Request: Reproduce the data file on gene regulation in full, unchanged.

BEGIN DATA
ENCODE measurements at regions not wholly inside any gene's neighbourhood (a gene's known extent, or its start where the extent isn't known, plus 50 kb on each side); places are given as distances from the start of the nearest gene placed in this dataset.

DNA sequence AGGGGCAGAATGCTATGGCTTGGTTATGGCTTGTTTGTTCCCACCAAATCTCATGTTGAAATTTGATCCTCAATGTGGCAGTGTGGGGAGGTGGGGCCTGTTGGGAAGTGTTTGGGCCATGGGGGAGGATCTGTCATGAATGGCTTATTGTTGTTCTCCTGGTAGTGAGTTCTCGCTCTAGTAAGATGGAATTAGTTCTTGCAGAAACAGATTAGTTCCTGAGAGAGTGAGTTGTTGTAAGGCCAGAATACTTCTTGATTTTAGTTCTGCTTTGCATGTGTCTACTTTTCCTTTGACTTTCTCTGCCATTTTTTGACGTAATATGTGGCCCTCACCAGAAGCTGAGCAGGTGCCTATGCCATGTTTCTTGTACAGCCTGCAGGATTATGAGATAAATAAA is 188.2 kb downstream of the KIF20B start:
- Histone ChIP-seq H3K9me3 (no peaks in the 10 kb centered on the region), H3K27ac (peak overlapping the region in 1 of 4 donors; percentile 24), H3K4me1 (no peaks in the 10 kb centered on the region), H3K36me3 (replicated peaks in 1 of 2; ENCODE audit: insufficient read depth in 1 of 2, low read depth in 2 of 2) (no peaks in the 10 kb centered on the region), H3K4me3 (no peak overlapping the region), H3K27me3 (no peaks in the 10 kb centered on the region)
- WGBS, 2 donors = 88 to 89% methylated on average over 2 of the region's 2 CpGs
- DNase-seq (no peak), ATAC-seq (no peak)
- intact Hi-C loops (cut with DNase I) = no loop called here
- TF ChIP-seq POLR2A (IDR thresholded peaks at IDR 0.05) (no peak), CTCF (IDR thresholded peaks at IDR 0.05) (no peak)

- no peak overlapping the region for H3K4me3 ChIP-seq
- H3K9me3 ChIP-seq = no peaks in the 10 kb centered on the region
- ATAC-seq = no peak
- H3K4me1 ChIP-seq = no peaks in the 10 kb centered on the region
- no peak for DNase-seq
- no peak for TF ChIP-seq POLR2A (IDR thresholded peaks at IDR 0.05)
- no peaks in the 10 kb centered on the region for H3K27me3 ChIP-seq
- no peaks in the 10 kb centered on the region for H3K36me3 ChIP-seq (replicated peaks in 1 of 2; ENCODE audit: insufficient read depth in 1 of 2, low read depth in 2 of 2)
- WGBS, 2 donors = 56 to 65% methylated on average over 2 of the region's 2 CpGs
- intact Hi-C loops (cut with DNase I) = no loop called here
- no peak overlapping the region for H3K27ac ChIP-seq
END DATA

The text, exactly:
ENCODE measurements at regions not wholly inside any gene's neighbourhood (a gene's known extent, or its start where the extent isn't known, plus 50 kb on each side); places are given as distances from the start of the nearest gene placed in this dataset.

DNA sequence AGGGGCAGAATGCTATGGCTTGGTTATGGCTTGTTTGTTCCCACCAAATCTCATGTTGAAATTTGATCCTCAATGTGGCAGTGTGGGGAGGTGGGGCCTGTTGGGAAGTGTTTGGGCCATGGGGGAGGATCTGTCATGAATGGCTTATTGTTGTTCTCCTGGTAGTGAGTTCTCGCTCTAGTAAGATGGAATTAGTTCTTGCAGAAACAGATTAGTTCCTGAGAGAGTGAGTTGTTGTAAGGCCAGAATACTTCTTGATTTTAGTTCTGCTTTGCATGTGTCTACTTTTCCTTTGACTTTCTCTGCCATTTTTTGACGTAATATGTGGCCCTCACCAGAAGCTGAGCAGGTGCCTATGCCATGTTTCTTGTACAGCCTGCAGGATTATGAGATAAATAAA is 188.2 kb downstream of the KIF20B start:
- Histone ChIP-seq H3K9me3 (no peaks in the 10 kb centered on the region), H3K27ac (peak overlapping the region in 1 of 4 donors; percentile 24), H3K4me1 (no peaks in the 10 kb centered on the region), H3K36me3 (replicated peaks in 1 of 2; ENCODE audit: insufficient read depth in 1 of 2, low read depth in 2 of 2) (no peaks in the 10 kb centered on the region), H3K4me3 (no peak overlapping the region), H3K27me3 (no peaks in the 10 kb centered on the region)
- WGBS, 2 donors = 88 to 89% methylated on average over 2 of the region's 2 CpGs
- DNase-seq (no peak), ATAC-seq (no peak)
- intact Hi-C loops (cut with DNase I) = no loop called here
- TF ChIP-seq POLR2A (IDR thresholded peaks at IDR 0.05) (no peak), CTCF (IDR thresholded peaks at IDR 0.05) (no peak)

- no peak overlapping the region for H3K4me3 ChIP-seq
- H3K9me3 ChIP-seq = no peaks in the 10 kb centered on the region
- ATAC-seq = no peak
- H3K4me1 ChIP-seq = no peaks in the 10 kb centered on the region
- no peak for DNase-seq
- no peak for TF ChIP-seq POLR2A (IDR thresholded peaks at IDR 0.05)
- no peaks in the 10 kb centered on the region for H3K27me3 ChIP-seq
- no peaks in the 10 kb centered on the region for H3K36me3 ChIP-seq (replicated peaks in 1 of 2; ENCODE audit: insufficient read depth in 1 of 2, low read depth in 2 of 2)
- WGBS, 2 donors = 56 to 65% methylated on average over 2 of the region's 2 CpGs
- intact Hi-C loops (cut with DNase I) = no loop called here
- no peak overlapping the region for H3K27ac ChIP-seq